12-01 :: January 2012
nanotimes News in Brief
from the current 25nm to a spatial resolution of 10nm.”
thermal analysis on stiff materials like epoxies and filled composites. “This new technique lets us mea- sure temperature and frequency-dependent pro- perties of materials rapidly over a wide bandwidth,” noted William King, the College of Engineering Bliss Professor in the Department of Mechanical Science and Engineering at Illinois, who led the research. The technique works by flowing a current around the U-shaped arms of a self-heating atomic force microscope (AFM) cantilever and interacting that current with a magnetic field. The magnetic field allows the tip-sample force to be modulated right near the tip of the AFM.
This picture schematically shows the studied tita- nium dioxide rods illuminated by X-rays of various photon energies through a capillary condenser. A high-resolution lens – not shown here – then forms an image of the objects. © HZB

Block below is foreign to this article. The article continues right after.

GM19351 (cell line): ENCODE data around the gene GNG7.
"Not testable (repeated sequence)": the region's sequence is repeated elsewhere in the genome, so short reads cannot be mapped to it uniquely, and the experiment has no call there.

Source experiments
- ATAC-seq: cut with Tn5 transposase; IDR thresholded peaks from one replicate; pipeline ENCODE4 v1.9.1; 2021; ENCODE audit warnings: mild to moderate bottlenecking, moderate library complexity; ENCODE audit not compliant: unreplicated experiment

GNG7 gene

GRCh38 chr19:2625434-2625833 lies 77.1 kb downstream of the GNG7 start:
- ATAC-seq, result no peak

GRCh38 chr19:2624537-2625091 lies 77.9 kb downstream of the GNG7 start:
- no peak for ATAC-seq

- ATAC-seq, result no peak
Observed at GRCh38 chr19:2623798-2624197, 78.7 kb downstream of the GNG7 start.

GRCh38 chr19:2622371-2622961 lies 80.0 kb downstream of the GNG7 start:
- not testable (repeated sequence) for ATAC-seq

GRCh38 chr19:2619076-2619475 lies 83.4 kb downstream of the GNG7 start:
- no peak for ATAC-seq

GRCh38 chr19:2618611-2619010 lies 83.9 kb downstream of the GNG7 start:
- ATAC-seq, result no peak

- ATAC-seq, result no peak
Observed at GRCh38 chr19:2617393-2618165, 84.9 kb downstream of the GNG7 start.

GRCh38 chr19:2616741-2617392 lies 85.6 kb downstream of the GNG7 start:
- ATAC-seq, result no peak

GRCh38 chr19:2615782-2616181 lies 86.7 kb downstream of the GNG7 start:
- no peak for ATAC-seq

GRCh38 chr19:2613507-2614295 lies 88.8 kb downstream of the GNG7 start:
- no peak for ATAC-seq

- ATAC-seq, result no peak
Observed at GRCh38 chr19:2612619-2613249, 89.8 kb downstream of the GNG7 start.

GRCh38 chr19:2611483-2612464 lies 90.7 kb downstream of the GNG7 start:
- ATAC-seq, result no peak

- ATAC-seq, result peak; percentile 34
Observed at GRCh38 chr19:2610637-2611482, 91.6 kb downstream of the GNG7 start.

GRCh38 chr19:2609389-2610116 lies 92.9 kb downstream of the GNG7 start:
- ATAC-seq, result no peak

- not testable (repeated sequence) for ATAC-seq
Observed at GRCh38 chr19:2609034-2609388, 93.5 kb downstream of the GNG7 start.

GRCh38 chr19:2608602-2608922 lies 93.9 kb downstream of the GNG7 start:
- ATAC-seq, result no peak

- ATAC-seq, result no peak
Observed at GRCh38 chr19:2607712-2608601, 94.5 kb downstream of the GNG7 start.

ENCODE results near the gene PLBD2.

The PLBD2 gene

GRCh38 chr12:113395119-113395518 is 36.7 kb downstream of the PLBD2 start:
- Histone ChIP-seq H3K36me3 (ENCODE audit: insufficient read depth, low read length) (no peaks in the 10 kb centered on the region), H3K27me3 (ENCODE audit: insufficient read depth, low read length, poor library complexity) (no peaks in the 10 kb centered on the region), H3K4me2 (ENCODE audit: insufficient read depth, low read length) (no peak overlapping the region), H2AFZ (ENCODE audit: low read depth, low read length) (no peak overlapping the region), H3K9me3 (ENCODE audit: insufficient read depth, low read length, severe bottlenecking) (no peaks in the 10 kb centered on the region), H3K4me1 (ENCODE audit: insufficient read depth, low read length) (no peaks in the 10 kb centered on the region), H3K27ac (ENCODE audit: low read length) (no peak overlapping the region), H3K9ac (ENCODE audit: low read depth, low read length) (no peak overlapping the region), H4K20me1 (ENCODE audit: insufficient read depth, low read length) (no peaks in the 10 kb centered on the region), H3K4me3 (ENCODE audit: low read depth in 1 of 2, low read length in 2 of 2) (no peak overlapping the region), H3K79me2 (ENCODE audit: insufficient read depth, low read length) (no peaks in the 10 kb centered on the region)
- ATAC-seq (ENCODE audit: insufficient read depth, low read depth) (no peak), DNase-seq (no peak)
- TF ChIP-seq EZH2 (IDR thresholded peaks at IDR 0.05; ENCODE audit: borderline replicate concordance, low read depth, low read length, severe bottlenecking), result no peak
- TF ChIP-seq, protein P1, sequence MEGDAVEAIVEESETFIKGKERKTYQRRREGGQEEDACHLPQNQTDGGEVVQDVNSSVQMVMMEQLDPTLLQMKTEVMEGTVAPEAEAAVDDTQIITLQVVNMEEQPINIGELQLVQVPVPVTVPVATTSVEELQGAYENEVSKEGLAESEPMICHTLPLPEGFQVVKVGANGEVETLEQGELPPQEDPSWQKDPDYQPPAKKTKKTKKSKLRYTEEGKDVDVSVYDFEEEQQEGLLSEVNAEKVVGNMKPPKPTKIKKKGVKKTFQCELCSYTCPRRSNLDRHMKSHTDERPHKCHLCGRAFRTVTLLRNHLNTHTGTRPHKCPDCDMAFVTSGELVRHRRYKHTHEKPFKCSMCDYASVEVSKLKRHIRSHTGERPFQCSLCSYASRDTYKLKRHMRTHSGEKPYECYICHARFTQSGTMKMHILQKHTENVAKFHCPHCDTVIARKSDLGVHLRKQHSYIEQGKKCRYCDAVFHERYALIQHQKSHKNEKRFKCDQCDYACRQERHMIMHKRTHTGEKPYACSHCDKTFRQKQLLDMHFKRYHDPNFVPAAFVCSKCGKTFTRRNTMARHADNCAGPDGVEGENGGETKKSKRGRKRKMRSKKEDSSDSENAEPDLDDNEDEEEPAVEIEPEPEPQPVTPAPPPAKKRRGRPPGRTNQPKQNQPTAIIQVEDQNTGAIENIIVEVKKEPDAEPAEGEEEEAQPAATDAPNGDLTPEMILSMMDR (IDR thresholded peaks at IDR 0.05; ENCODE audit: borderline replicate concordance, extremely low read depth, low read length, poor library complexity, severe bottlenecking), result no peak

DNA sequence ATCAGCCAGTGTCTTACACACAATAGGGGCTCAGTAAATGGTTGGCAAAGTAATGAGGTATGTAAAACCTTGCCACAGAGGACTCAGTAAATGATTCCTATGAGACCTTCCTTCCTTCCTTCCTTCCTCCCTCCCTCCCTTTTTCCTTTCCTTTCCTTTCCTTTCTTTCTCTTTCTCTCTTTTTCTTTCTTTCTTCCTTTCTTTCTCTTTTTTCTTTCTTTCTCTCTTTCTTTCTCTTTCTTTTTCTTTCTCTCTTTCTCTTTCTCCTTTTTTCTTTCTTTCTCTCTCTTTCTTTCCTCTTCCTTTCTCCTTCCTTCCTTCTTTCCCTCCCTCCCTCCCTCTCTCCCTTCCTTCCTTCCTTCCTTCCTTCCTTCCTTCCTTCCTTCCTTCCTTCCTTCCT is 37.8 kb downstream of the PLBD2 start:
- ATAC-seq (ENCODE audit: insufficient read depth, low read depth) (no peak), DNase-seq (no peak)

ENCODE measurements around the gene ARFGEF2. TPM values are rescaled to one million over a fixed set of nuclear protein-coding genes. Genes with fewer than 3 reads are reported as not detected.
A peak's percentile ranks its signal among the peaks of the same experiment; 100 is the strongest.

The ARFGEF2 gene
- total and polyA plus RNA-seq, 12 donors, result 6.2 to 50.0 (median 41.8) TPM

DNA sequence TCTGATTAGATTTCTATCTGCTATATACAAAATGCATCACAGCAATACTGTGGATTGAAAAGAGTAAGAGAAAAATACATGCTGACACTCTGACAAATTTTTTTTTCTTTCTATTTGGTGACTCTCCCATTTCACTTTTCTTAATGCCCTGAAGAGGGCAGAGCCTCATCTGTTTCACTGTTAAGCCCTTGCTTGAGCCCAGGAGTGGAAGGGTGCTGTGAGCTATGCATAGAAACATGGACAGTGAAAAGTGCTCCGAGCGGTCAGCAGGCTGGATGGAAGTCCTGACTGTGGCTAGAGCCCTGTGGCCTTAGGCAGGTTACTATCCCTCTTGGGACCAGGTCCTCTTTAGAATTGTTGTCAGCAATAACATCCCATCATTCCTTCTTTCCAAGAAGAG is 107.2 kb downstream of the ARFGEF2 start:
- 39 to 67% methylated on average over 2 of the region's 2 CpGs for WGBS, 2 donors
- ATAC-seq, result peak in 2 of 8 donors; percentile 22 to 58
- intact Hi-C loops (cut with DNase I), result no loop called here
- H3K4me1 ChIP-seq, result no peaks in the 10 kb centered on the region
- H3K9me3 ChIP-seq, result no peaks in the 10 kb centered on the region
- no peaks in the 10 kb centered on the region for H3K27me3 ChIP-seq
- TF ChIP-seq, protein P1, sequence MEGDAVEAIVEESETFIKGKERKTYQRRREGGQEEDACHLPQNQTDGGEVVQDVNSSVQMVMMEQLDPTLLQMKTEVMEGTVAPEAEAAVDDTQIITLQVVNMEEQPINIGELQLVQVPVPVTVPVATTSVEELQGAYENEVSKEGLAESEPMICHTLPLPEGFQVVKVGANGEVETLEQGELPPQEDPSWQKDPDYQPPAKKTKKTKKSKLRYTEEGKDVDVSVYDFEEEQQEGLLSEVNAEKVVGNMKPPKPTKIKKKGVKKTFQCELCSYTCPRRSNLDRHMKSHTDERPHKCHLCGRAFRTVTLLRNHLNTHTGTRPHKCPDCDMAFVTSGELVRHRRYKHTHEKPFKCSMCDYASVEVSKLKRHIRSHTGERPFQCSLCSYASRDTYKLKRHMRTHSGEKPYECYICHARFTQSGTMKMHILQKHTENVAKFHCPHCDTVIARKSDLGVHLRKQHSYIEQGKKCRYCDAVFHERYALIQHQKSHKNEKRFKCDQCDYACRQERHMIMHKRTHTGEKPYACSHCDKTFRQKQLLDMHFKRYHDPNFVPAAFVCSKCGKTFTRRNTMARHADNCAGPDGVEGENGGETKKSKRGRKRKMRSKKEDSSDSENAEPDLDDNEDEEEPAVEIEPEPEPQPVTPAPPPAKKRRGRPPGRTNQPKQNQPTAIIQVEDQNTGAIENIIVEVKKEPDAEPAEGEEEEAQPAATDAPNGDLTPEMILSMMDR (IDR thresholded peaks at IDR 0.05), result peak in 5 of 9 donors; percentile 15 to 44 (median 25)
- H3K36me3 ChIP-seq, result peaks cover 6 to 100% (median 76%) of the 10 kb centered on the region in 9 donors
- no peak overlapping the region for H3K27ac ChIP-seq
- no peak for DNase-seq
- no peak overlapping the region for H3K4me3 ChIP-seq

Peter Guttmann, Carla Bittencourt, Stefan Rehbein, Polona Umek, Xiaoxing Ke, Gustaaf Van Tendeloo, Chris P. Ewels & Gerd Schneider: Nanoscale spectroscopy with polarized X-rays by NEXAFS-TXM , In: Nature Pho- tonics, Volume 6, No 1, January 2012, Pages 25-29, DOI:10.1038/nphoton.2011.268: http://dx.doi.org/10.1038/nphoton.2011.268
Researchers at the University of Illinois at Urbana- Champaign (USA) and Anasys Instruments, Inc. have now shown that they can perform nanoscale
“Conventional nanothermal analysis has struggled with highly filled, highly crosslinked materials and sub-100 nm thin films. This new technique has allo- wed us to reliably measure and map glass transitions and melting transions on classes of materials that were previously very challenging,” said Craig Prater,
“We are able to achieve nanometer-scale force control that is independent from the heating tempe- rature,” according to Byeonghee Lee, first author of the paper.